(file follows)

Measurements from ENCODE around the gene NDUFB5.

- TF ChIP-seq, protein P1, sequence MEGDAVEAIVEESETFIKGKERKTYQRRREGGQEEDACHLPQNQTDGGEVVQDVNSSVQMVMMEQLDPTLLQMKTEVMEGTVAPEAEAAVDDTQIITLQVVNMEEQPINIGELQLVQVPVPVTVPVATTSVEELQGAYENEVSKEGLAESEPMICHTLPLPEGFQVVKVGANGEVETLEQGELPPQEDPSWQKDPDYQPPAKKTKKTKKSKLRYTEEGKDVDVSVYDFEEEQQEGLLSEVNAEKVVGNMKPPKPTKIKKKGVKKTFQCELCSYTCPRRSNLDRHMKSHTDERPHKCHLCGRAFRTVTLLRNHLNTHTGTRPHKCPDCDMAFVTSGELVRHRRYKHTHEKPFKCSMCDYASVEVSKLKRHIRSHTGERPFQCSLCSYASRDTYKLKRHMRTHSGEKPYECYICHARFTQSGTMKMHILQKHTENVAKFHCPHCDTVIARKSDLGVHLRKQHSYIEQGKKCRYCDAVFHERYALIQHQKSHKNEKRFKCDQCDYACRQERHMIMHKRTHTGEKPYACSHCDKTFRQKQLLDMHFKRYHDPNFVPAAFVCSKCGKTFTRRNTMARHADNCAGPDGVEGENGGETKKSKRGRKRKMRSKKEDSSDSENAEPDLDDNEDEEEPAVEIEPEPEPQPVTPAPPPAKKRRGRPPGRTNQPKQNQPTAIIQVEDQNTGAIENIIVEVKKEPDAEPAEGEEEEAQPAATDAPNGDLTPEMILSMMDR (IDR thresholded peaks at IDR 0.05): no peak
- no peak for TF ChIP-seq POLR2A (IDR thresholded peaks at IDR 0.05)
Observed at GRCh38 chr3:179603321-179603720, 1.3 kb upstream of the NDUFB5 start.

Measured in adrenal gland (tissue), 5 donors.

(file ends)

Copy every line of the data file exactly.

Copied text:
Measurements from ENCODE around the gene NDUFB5.

- TF ChIP-seq, protein P1, sequence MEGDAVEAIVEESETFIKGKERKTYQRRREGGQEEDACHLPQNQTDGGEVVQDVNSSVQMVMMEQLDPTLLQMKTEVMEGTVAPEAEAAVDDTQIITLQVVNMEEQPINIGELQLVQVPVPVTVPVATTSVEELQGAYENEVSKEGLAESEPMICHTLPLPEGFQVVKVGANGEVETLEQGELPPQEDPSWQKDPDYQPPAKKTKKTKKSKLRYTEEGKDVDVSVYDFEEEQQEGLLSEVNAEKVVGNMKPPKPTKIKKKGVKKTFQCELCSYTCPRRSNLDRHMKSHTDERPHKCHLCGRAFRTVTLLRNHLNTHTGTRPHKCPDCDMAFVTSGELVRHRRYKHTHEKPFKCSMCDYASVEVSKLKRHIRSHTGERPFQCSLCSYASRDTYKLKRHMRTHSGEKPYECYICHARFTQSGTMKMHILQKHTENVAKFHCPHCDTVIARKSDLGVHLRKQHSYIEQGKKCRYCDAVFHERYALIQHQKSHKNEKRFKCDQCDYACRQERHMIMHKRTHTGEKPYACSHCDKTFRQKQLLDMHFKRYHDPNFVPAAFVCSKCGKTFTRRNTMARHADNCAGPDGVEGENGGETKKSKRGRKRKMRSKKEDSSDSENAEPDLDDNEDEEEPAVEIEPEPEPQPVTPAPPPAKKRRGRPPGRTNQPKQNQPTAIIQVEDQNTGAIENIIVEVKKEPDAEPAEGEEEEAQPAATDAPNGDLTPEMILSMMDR (IDR thresholded peaks at IDR 0.05): no peak
- no peak for TF ChIP-seq POLR2A (IDR thresholded peaks at IDR 0.05)
Observed at GRCh38 chr3:179603321-179603720, 1.3 kb upstream of the NDUFB5 start.

Measured in adrenal gland (tissue), 5 donors.